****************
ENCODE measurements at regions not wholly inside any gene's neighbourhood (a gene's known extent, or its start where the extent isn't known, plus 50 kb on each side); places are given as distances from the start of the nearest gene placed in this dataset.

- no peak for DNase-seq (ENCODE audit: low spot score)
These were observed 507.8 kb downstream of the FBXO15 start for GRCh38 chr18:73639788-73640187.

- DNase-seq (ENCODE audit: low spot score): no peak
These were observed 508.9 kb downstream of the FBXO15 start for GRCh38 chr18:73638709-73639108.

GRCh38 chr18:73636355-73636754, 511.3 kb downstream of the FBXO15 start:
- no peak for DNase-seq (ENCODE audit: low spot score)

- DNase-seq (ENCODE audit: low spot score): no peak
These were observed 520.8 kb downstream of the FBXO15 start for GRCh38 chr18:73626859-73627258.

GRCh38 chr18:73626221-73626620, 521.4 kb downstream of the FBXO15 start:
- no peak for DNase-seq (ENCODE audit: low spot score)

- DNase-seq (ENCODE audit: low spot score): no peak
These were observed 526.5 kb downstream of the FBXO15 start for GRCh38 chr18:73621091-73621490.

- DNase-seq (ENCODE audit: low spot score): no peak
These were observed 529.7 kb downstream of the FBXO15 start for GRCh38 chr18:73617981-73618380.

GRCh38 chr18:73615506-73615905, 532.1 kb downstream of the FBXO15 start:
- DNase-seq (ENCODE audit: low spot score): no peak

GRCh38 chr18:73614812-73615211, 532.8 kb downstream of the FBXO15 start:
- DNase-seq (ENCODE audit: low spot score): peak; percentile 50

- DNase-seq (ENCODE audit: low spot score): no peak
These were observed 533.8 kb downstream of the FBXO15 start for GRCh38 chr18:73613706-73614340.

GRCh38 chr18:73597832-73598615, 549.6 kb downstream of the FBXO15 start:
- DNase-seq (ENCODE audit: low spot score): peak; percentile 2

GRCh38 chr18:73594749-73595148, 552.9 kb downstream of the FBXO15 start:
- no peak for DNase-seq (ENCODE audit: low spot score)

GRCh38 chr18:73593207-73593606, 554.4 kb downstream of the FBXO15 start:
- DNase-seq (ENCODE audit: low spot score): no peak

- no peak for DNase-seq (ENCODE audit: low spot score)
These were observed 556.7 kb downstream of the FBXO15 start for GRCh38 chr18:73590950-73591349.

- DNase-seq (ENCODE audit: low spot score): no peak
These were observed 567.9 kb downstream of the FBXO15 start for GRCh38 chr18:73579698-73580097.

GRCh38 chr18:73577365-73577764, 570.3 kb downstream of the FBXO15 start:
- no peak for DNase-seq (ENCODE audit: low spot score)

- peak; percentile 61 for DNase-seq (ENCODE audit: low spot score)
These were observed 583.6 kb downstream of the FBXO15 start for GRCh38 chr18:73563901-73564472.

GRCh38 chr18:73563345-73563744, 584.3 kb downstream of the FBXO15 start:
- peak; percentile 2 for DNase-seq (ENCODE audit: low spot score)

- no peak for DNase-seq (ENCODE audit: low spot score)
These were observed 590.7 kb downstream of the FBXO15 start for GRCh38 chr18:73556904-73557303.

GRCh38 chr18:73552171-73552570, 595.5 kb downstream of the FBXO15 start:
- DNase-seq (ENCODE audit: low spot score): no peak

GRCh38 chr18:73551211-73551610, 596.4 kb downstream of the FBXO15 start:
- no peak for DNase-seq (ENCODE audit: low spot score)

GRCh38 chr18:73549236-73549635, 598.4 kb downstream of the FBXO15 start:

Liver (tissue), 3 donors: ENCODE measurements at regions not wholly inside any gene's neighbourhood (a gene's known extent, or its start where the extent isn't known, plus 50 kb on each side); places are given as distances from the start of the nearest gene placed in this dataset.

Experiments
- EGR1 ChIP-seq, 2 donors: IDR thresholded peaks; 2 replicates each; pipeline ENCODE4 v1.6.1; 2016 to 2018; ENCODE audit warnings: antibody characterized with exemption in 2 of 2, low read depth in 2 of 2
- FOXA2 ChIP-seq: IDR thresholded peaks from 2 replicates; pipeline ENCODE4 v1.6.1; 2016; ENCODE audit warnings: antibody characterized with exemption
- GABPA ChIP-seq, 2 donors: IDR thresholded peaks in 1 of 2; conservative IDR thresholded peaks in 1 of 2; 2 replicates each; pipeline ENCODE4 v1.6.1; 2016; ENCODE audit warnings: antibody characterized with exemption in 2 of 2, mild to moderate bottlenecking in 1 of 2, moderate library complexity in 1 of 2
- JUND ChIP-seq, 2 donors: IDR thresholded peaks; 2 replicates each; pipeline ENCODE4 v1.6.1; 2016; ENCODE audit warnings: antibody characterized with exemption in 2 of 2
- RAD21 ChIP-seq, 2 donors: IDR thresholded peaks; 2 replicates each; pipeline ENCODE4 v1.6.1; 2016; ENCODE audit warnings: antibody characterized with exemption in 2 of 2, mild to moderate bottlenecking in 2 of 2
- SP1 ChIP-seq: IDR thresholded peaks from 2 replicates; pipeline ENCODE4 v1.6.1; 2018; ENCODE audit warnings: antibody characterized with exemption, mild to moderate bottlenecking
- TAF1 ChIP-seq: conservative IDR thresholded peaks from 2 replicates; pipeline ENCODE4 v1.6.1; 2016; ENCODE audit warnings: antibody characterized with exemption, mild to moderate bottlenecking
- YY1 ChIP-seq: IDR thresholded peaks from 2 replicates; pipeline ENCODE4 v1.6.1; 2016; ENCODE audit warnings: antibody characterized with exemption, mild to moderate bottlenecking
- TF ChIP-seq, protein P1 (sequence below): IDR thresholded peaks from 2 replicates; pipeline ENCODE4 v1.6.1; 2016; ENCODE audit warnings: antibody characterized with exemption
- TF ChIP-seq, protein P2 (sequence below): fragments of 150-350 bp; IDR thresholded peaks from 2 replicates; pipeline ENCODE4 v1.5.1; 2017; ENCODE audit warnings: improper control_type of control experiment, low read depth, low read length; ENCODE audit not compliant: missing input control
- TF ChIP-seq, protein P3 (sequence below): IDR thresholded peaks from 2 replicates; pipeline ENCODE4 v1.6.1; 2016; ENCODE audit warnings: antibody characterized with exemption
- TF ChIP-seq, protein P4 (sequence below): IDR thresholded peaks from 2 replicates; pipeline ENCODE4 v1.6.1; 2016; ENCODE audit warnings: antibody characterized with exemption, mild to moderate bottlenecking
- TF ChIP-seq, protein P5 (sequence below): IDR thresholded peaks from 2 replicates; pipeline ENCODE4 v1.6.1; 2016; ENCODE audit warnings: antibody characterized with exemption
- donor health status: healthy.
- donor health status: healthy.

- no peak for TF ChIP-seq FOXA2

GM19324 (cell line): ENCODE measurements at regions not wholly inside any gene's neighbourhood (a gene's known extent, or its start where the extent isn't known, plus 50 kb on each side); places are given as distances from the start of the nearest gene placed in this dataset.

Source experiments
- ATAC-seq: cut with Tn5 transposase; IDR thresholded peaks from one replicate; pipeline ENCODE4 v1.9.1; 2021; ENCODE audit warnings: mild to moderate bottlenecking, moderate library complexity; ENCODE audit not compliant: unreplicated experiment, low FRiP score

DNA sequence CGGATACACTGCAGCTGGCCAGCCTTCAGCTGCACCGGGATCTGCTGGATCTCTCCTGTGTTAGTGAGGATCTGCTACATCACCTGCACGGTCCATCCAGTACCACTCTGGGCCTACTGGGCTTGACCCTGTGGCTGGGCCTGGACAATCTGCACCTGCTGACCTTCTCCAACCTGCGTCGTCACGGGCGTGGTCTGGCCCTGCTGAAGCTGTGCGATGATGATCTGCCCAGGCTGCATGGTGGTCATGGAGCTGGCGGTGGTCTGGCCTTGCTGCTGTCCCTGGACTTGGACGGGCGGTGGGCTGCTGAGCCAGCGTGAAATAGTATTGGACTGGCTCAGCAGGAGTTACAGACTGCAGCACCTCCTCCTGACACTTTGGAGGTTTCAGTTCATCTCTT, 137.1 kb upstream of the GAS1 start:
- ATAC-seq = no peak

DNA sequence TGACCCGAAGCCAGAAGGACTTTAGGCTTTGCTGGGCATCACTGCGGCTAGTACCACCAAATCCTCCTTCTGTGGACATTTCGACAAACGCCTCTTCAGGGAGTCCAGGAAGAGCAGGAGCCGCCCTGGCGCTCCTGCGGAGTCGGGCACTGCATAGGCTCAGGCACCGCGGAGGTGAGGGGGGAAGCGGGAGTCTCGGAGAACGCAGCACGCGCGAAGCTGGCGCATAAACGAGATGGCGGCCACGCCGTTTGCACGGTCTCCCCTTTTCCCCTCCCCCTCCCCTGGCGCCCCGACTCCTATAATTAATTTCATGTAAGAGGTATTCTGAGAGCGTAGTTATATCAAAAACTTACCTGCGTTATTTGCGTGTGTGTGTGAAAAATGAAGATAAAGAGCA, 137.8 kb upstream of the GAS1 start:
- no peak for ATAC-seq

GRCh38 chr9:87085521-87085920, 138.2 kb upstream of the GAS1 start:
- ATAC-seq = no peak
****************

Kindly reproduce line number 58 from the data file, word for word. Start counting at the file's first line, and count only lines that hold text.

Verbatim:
- TF ChIP-seq, protein P4 (sequence below): IDR thresholded peaks from 2 replicates; pipeline ENCODE4 v1.6.1; 2016; ENCODE audit warnings: antibody characterized with exemption, mild to moderate bottlenecking